verb (used with object), com·prised, com·pris·ing.
Origin of comprise
Synonyms for comprise
Examples from the Web for comprised
Contemporary Examples of comprised
According to data stretching from 1999 to 2011, African Americans have comprised 26 percent of all police-shooting victims.The 14 Teens Killed by Cops Since Michael Brown
November 25, 2014
The Coalition is comprised of labor unions, anti-war activists, clergy, and so-called black empowerment groups.As Michael Brown Grand Jury Winds Down, Is Ferguson on the Brink of War?
November 16, 2014
The crowd at the matinee showing I went to of Of Mice and Men was comprised of many young kids—mostly female.James Franco Uncensored: The Actor on Broadway, NYT Hate, and That Half-Naked Instagram
May 4, 2014
After all, the small congregation— about 40 strong —is comprised almost entirely of the Phelps brood.This Man Is The Future of Westboro Baptist Church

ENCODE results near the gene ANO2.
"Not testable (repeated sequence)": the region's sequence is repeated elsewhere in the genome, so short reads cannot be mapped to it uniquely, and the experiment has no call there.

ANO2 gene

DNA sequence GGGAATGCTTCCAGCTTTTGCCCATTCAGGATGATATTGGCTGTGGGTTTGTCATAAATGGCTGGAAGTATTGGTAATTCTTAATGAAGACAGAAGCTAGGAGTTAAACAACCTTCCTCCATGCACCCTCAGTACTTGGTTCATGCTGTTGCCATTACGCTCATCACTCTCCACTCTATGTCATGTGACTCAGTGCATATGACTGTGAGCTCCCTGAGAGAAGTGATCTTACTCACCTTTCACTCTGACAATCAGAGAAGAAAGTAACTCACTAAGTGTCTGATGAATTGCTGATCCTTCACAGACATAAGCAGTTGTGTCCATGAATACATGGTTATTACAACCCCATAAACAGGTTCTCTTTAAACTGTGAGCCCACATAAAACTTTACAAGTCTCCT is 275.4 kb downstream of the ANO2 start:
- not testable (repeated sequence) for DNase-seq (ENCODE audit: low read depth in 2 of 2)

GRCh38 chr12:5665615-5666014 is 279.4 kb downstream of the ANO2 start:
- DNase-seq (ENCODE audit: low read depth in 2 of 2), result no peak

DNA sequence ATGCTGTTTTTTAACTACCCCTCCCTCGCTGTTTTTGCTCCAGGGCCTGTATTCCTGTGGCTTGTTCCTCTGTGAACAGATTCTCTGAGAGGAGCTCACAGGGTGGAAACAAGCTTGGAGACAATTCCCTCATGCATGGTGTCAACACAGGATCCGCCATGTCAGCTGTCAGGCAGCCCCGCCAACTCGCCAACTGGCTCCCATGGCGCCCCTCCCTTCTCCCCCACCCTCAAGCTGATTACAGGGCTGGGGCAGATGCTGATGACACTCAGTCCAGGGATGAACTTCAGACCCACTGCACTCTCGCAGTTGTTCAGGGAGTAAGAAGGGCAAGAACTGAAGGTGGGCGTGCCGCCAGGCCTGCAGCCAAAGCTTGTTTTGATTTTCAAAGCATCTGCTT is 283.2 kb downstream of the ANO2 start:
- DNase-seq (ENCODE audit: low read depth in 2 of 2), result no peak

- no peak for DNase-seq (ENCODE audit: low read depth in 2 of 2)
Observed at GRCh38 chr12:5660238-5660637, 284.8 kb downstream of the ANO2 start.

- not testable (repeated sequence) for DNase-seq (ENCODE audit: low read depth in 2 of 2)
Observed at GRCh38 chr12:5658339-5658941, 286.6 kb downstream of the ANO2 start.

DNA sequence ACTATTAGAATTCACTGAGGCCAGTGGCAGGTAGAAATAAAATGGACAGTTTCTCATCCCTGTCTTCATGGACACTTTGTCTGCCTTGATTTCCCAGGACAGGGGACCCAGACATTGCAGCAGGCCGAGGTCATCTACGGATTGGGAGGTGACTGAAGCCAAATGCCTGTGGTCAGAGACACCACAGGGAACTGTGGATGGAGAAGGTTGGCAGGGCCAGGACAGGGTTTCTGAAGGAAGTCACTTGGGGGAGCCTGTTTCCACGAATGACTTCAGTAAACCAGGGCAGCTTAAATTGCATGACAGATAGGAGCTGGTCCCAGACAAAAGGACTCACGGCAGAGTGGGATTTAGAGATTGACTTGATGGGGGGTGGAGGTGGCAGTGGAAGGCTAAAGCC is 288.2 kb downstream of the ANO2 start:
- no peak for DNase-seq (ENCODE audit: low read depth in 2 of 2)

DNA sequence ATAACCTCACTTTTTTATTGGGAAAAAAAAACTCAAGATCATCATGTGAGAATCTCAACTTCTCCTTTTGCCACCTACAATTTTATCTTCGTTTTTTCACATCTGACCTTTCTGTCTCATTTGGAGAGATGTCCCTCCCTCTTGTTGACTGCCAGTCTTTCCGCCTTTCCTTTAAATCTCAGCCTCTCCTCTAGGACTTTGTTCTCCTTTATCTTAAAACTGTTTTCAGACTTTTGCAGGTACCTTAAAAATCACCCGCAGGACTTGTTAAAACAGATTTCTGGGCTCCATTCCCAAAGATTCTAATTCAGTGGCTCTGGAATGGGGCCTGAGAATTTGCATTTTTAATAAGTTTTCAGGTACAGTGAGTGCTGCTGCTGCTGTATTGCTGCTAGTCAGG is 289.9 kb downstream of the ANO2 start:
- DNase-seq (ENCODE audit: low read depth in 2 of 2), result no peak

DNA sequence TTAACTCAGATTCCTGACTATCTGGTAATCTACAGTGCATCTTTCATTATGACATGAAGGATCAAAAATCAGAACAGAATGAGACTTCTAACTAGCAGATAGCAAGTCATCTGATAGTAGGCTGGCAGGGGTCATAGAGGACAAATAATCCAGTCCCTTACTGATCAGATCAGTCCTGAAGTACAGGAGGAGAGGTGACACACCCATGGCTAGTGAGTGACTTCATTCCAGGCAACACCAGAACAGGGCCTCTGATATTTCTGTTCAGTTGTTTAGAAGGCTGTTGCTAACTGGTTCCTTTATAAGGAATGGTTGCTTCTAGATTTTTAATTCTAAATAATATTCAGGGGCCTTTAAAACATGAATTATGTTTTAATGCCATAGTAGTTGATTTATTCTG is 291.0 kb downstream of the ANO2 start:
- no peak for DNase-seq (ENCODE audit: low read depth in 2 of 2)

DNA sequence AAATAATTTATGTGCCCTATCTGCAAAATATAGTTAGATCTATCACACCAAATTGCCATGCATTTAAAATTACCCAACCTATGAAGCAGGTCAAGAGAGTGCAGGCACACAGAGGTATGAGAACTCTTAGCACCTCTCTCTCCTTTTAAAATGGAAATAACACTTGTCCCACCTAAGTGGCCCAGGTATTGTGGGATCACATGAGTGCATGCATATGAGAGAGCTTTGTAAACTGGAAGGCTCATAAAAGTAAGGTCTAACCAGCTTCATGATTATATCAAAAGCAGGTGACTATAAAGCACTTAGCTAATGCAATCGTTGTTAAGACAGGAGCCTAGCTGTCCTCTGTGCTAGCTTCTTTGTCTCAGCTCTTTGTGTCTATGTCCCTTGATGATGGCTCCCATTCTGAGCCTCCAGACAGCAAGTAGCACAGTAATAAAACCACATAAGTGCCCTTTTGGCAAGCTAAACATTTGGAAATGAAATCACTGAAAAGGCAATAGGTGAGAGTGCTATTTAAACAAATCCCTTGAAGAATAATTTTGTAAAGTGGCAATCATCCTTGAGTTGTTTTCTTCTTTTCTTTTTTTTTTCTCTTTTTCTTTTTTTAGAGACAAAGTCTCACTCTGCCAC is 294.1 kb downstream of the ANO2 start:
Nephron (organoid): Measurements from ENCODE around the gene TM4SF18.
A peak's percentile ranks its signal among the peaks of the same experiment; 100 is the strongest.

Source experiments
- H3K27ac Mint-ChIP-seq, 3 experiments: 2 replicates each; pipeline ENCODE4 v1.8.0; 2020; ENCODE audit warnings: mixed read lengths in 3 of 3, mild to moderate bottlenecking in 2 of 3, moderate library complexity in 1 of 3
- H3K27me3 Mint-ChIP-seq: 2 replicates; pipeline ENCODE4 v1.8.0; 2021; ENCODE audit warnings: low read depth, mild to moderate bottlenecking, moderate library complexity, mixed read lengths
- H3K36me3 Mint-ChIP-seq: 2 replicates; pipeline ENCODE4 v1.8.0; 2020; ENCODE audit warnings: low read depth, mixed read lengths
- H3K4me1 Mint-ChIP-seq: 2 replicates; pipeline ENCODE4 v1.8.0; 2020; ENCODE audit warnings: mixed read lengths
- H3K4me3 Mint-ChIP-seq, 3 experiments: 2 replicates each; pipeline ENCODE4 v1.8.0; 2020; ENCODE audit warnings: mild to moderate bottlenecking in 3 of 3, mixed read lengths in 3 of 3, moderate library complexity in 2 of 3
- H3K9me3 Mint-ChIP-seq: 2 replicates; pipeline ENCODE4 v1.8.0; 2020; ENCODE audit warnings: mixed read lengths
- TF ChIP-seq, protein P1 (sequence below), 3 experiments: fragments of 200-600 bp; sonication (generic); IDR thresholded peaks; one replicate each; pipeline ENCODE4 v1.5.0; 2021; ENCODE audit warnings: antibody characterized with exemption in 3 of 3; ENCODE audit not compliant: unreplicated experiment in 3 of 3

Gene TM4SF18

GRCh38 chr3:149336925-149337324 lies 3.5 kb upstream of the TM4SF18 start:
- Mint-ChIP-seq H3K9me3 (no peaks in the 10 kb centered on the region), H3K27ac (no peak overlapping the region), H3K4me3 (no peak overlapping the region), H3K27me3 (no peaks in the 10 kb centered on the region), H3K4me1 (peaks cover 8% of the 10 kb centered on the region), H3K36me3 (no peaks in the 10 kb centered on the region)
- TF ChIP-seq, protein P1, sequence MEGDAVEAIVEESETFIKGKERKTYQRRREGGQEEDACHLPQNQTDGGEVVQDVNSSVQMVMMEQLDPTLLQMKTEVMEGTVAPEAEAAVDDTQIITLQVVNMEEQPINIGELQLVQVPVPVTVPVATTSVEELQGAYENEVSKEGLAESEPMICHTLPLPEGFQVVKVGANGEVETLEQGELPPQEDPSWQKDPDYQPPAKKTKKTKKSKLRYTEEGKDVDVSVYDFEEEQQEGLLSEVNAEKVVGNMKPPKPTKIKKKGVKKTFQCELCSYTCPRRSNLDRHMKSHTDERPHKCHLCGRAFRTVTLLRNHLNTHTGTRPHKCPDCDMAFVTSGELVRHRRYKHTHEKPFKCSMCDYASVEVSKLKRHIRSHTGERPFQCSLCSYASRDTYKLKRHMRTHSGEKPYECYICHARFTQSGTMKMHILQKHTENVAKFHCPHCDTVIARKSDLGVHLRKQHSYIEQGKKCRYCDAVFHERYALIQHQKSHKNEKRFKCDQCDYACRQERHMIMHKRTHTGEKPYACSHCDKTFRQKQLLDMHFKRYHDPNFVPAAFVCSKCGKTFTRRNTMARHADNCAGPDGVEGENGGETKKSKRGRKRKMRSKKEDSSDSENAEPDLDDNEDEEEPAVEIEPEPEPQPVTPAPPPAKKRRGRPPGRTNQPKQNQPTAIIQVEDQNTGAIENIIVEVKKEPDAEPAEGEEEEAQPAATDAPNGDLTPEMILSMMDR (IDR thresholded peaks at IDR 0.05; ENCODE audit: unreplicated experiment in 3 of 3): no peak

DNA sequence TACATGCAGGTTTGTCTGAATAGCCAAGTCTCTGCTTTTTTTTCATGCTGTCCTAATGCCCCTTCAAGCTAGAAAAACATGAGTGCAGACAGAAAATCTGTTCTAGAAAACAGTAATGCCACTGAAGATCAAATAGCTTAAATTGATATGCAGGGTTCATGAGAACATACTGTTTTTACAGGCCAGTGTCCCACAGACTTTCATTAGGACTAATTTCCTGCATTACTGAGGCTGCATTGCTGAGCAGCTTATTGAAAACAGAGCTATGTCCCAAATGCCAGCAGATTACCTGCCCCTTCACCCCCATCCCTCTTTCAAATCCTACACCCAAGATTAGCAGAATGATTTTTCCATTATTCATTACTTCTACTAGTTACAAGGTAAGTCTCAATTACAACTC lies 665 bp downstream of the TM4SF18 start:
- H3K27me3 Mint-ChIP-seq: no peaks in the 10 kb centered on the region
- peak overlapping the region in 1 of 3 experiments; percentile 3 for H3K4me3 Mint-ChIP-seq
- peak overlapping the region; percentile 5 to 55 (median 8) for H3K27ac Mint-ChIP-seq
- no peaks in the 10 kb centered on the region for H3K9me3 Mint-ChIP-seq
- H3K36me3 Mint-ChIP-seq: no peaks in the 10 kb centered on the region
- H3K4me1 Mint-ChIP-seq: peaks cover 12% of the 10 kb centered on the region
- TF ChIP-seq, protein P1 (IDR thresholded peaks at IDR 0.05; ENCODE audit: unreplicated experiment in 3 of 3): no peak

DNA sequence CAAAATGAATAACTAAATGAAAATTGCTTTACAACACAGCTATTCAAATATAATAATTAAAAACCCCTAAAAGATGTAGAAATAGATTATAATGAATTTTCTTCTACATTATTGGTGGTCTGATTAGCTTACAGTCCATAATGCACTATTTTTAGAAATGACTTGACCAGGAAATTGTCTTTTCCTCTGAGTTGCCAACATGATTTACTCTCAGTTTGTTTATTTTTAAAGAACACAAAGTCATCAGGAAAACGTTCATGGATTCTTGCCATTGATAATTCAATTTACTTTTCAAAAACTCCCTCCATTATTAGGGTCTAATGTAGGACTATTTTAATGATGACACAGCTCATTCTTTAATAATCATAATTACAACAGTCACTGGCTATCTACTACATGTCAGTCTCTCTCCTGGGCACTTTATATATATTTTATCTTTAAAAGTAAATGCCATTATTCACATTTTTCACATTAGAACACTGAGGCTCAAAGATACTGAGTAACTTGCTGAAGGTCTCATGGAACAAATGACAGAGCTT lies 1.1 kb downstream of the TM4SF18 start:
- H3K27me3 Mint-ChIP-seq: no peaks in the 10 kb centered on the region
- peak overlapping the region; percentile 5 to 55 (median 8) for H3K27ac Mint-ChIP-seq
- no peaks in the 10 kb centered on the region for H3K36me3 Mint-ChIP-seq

March 24, 2014
Sometimes known as telephony metadata, this information is comprised of the time, duration and number dialed of a phone number.Spy Chief: We Should’ve Told You We Track Your Calls
February 18, 2014
Historical Examples of comprised
The substance of a lady's letter, it has been said, always is comprised in the postscript.Tales And Novels, Volume 3 (of 10)
Andree, it should be said, was comprised in Ambroise's universal conquest.Fruitfulness
Books on Archery, Fencing, and Duelling are also comprised by this heading.The Book-Hunter at Home
P. B. M. Allan
All those not comprised in the foregoing are at liberty to serve as Volunteers.The Philippine Islands
The law of my being is comprised in the one word—Nunc—the will of the Law be done!'The Child of Pleasure
Word Origin for comprise
early 15c., "to include," from Old French compris, past participle of comprendre "to contain, comprise" (12c.), from Latin comprehendere (see comprehend). Related: Comprised; comprising.